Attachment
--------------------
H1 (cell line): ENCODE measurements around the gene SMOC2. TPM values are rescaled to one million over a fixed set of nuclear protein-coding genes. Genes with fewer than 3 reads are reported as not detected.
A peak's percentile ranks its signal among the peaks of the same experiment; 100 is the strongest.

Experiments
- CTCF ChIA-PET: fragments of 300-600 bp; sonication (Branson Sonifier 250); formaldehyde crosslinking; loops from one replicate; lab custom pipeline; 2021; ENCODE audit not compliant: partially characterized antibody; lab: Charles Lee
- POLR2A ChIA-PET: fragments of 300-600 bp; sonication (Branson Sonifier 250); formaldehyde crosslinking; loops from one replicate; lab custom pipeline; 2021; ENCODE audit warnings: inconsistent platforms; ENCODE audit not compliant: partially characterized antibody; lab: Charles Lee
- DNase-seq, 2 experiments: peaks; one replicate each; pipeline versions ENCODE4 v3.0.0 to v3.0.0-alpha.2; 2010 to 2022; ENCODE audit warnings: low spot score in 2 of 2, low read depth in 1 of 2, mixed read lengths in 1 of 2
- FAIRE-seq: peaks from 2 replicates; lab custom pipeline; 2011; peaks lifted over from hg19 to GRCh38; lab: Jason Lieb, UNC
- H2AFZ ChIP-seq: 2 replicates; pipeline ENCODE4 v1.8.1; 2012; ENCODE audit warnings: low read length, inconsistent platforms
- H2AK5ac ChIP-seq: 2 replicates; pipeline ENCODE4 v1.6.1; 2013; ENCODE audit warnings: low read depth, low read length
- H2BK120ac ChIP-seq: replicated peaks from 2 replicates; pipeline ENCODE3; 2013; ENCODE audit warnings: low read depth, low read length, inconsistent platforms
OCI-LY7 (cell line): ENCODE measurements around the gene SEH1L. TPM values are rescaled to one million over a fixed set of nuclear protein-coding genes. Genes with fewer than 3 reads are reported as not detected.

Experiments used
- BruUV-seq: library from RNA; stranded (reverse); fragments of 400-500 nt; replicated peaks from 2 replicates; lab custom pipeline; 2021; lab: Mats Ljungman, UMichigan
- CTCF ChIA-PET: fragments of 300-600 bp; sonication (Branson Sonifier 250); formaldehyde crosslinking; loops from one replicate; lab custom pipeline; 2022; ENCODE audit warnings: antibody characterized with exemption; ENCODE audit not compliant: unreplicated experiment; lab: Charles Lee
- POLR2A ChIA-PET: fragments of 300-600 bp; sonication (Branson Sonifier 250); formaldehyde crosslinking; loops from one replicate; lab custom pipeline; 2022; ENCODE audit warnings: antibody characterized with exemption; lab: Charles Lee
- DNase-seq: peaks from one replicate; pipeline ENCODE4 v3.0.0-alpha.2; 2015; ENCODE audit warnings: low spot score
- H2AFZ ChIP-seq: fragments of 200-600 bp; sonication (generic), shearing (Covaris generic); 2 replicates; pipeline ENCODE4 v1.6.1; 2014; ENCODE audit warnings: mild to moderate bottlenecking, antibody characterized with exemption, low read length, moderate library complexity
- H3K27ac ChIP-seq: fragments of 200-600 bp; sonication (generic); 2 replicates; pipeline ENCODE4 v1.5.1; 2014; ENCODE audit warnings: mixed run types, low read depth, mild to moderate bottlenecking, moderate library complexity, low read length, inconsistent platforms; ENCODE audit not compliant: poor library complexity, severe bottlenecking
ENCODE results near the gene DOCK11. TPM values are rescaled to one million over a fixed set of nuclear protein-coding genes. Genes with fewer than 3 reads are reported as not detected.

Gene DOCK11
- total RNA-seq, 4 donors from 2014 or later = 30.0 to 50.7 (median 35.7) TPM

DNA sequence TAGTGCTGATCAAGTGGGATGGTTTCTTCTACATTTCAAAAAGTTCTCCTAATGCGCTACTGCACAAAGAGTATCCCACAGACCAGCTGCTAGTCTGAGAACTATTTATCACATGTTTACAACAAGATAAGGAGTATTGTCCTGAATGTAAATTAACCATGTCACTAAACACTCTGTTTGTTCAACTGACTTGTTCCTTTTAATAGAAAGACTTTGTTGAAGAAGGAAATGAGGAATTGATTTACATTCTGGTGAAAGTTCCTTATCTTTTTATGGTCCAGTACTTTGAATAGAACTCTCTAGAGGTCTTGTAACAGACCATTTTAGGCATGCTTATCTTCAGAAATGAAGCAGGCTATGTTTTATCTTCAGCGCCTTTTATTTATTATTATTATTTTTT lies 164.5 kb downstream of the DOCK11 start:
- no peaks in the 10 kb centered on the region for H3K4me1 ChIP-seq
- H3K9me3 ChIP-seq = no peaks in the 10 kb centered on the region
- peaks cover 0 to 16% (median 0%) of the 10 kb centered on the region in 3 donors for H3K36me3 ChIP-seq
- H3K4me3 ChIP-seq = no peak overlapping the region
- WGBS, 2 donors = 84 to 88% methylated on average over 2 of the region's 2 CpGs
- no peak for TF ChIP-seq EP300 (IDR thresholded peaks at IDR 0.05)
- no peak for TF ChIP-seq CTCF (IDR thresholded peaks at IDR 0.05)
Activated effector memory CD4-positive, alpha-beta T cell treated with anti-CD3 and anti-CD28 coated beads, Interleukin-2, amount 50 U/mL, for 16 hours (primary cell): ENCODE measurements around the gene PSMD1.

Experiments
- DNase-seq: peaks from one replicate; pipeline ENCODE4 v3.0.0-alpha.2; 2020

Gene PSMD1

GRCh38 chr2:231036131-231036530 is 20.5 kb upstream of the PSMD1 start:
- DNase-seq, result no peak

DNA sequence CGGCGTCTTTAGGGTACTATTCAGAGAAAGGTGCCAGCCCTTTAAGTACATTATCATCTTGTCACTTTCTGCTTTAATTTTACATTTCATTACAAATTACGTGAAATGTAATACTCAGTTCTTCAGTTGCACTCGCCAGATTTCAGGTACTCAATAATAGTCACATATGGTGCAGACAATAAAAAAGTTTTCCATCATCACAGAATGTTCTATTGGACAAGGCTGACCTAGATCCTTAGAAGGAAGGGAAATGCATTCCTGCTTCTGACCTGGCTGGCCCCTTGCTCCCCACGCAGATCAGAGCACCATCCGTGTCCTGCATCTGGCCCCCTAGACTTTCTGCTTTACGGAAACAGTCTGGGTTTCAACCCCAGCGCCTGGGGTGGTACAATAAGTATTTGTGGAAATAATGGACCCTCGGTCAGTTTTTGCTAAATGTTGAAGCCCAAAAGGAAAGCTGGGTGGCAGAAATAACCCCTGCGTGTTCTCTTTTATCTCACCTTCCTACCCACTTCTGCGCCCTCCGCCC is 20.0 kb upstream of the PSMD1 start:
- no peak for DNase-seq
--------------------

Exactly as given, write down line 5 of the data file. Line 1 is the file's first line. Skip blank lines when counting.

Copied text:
- POLR2A ChIA-PET: fragments of 300-600 bp; sonication (Branson Sonifier 250); formaldehyde crosslinking; loops from one replicate; lab custom pipeline; 2021; ENCODE audit warnings: inconsistent platforms; ENCODE audit not compliant: partially characterized antibody; lab: Charles Lee